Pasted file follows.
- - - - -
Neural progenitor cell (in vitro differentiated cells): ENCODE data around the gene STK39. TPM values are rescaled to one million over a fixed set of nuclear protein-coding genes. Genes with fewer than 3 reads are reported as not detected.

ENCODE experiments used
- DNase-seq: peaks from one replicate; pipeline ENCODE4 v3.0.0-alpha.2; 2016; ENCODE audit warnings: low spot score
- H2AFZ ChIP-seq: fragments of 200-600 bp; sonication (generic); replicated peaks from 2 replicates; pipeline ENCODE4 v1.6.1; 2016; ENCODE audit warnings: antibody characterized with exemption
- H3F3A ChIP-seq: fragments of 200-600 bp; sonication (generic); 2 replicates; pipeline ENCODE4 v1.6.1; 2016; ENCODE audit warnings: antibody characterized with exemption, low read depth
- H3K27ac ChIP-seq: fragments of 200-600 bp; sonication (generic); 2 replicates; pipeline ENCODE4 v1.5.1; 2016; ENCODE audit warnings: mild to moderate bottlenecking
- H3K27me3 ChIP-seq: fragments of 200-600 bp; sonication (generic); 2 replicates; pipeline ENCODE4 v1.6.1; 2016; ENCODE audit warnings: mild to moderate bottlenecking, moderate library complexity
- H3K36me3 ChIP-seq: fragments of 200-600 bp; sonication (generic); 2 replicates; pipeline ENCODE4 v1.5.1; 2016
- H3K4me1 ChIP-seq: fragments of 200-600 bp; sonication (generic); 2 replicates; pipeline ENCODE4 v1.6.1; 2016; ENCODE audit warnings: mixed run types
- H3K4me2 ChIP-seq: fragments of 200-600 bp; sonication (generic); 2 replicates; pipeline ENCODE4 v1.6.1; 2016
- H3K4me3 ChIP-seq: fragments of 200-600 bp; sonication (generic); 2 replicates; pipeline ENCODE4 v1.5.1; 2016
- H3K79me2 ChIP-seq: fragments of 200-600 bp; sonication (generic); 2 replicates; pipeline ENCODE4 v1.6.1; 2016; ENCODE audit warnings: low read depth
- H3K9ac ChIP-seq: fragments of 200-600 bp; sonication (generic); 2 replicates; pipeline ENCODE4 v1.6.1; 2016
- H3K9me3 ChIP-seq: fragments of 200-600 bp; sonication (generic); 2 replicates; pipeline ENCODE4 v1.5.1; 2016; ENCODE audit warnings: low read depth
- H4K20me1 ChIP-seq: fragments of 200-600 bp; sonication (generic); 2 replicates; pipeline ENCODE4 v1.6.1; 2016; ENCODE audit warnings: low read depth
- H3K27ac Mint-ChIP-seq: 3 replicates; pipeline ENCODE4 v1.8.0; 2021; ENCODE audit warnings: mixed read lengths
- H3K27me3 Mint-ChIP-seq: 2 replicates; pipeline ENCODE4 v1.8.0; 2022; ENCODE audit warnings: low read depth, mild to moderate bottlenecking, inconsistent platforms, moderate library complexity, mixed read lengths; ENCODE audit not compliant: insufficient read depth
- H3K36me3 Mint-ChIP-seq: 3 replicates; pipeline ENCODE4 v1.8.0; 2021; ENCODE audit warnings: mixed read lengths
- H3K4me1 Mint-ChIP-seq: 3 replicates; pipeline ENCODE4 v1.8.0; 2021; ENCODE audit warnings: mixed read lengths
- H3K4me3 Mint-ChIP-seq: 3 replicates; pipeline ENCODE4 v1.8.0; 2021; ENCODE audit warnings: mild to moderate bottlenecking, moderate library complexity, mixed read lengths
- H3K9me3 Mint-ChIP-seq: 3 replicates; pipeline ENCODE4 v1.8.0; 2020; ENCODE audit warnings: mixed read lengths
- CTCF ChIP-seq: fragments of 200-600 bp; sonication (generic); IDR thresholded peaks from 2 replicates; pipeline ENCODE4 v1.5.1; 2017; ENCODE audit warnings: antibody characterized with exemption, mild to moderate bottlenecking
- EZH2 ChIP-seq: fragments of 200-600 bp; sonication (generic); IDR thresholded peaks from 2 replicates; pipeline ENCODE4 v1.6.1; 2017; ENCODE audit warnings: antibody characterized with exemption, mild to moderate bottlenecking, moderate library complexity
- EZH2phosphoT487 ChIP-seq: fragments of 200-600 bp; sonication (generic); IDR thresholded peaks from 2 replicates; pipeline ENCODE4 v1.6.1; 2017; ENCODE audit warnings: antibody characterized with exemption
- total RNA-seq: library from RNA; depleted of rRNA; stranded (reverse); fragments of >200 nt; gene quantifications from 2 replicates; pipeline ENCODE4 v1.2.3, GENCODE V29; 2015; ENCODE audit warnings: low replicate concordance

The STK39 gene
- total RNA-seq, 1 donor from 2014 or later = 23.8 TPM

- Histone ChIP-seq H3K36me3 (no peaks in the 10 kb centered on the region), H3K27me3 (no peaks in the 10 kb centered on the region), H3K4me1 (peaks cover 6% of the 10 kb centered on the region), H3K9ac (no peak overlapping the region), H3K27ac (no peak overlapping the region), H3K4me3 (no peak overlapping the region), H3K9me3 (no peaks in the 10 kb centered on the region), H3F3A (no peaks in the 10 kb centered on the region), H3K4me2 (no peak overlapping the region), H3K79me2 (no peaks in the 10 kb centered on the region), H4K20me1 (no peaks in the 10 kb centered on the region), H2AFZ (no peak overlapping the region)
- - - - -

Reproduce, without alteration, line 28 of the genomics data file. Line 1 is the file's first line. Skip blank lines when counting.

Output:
- Histone ChIP-seq H3K36me3 (no peaks in the 10 kb centered on the region), H3K27me3 (no peaks in the 10 kb centered on the region), H3K4me1 (peaks cover 6% of the 10 kb centered on the region), H3K9ac (no peak overlapping the region), H3K27ac (no peak overlapping the region), H3K4me3 (no peak overlapping the region), H3K9me3 (no peaks in the 10 kb centered on the region), H3F3A (no peaks in the 10 kb centered on the region), H3K4me2 (no peak overlapping the region), H3K79me2 (no peaks in the 10 kb centered on the region), H4K20me1 (no peaks in the 10 kb centered on the region), H2AFZ (no peak overlapping the region)